Companies in the United States remain upbeat about business prospects in the Asean region, according to a survey released on Tuesday by the American Chamber of Commerce in Singapore (AmCham Singapore) and the US Chamber of Commerce.
In a poll of 475 senior executives from US firms operating across the region, 79 per cent said their company's level of trade and investment in Asean rose over the past two years. An overwhelming 91 per cent of those surveyed expect it to increase over the next five years.
The survey also showed that respondents based in Singapore cited greater business satisfaction than those in any other Asean country.
Major strengths in Singapore include a stable government and political system, and laws and regulations, with 90 per cent and 84 per cent of respondents respectively indicating satisfaction.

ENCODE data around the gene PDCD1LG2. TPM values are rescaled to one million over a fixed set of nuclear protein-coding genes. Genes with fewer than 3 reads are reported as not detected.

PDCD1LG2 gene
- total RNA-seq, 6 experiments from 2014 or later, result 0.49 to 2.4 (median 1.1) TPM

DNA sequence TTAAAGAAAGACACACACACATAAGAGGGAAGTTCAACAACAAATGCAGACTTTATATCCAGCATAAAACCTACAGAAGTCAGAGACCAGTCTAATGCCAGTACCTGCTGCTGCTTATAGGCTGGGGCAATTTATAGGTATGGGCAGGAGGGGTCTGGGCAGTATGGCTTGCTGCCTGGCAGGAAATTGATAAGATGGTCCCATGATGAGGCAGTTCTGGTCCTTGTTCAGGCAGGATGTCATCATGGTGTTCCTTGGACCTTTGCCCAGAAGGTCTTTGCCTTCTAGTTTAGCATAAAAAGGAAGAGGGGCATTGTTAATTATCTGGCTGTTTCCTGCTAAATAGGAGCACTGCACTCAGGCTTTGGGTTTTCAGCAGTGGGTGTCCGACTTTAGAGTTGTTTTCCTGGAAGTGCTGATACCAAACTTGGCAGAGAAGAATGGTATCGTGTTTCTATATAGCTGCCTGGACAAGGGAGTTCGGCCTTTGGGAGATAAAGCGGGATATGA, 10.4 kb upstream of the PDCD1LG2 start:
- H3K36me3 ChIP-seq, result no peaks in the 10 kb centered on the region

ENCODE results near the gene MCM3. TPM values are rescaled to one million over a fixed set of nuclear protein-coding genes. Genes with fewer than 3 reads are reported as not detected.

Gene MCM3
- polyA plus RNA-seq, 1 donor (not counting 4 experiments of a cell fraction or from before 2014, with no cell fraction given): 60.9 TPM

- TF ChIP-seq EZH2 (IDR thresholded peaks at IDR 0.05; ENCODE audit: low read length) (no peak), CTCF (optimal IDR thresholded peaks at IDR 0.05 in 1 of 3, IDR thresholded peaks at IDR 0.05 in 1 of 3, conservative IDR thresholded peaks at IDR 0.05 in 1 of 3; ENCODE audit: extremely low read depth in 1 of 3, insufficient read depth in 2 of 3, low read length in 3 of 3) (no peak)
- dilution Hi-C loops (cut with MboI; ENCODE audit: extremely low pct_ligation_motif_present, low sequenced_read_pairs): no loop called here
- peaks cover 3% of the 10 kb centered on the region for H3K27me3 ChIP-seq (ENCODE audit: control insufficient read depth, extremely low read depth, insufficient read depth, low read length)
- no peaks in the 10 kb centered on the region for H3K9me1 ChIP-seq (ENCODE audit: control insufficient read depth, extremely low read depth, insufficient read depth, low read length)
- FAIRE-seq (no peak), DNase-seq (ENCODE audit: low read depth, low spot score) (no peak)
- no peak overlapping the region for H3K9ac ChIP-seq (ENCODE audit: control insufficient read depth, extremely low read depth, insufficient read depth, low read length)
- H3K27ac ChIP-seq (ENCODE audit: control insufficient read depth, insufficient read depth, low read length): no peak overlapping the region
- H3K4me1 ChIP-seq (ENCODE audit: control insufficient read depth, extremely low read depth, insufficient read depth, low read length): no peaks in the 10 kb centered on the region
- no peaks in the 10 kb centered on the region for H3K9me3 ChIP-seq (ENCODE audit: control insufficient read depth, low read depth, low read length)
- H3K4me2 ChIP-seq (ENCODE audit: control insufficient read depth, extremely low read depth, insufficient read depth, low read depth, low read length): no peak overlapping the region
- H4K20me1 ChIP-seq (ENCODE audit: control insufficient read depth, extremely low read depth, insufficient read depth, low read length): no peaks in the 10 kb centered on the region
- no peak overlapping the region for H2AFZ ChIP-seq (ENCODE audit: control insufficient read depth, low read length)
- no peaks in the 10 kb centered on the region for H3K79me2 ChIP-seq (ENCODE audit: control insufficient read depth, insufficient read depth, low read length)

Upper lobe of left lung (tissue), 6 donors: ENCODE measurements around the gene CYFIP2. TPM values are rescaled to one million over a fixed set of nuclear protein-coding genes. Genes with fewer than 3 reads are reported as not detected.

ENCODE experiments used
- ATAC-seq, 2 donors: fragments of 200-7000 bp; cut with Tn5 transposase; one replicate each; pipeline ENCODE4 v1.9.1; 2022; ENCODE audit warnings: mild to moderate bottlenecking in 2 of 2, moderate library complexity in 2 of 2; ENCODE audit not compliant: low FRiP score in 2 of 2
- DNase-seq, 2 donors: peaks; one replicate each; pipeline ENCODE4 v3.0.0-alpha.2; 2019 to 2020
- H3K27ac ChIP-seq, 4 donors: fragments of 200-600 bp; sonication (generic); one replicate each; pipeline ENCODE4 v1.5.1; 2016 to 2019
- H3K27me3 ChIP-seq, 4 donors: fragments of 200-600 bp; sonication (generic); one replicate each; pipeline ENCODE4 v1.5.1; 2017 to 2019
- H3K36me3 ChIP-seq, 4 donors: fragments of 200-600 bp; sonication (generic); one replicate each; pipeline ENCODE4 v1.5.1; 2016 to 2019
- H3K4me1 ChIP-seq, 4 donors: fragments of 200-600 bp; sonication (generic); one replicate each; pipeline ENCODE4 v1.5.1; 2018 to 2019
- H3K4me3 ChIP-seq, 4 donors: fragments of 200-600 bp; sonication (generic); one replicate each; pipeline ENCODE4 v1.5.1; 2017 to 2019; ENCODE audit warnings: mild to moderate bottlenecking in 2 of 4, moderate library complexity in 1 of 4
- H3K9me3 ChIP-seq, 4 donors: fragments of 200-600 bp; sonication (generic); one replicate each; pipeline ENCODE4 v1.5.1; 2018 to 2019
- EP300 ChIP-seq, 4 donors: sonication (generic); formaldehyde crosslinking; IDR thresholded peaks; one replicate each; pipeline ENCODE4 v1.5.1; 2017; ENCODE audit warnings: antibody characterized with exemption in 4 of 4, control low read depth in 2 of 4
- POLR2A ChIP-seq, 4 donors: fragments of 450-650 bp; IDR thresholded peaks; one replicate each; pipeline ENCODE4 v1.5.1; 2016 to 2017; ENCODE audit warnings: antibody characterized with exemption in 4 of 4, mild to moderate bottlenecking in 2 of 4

But challenges for businesses here include the lack of low-cost labor, high office lease costs, and high housing costs.
The survey also found substantial concerns and impediments to companies' growth in the region.
Corruption was the top issue in the region, with the majority of respondents in all countries except Brunei and Singapore expressing dissatisfaction.
Business leaders also cited burdensome laws and regulations as obstacles to greater investment, as well as the poor quality of infrastructure, and the difficulty in moving products through customs in some countries.